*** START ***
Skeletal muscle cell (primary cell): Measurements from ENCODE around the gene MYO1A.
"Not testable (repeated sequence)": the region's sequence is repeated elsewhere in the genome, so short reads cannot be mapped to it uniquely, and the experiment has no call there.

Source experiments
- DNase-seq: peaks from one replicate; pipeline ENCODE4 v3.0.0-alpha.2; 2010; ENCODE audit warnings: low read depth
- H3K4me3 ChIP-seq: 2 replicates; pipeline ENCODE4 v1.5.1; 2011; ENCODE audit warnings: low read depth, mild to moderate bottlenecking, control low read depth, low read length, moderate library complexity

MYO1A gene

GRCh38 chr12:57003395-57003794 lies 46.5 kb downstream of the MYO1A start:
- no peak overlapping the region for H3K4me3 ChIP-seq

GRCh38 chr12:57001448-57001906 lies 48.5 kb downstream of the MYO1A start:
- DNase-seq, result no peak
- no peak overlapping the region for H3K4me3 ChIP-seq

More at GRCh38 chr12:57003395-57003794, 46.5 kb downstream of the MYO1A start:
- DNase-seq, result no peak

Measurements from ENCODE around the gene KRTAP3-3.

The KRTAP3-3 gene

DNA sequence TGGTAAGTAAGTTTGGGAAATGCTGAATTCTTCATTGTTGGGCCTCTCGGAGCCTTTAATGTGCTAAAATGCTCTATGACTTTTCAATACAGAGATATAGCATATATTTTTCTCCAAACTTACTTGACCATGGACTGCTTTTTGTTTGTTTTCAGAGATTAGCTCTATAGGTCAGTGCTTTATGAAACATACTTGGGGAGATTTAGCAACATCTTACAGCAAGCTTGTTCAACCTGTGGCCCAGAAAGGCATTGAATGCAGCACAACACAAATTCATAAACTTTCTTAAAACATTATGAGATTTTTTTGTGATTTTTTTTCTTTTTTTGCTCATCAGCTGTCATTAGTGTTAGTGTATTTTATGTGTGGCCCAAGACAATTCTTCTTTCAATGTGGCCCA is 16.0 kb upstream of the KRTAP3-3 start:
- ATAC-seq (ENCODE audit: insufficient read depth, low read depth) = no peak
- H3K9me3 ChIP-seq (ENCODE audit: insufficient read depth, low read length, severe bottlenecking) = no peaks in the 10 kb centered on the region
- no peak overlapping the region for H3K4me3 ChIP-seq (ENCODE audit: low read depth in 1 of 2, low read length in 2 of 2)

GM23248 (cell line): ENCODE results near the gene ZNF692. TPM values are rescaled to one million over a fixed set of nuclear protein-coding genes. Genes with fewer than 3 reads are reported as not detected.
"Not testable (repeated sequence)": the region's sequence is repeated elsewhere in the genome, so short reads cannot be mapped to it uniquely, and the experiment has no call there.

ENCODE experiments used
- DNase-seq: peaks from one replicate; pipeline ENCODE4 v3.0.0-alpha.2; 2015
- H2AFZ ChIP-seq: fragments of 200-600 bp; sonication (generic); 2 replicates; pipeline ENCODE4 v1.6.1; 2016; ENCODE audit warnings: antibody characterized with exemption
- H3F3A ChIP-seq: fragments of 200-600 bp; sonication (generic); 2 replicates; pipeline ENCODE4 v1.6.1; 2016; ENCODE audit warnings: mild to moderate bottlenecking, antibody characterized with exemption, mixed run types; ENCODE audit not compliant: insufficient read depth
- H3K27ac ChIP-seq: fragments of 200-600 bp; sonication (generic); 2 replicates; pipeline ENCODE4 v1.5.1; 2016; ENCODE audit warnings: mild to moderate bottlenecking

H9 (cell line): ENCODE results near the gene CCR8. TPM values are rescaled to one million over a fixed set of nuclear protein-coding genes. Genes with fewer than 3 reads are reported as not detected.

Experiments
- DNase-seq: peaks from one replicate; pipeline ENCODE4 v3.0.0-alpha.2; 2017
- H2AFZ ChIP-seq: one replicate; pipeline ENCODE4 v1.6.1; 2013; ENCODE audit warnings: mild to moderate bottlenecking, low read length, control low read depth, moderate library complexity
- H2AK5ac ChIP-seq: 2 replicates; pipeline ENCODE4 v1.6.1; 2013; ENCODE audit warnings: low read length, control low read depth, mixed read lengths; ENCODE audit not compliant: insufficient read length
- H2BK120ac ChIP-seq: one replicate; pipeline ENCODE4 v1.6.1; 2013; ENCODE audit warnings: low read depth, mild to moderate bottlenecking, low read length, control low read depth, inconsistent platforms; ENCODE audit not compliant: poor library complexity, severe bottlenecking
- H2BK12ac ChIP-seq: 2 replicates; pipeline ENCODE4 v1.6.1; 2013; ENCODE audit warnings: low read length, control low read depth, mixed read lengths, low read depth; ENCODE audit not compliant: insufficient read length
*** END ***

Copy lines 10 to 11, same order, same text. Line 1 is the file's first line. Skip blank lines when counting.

- DNase-seq, result no peak
- no peak overlapping the region for H3K4me3 ChIP-seq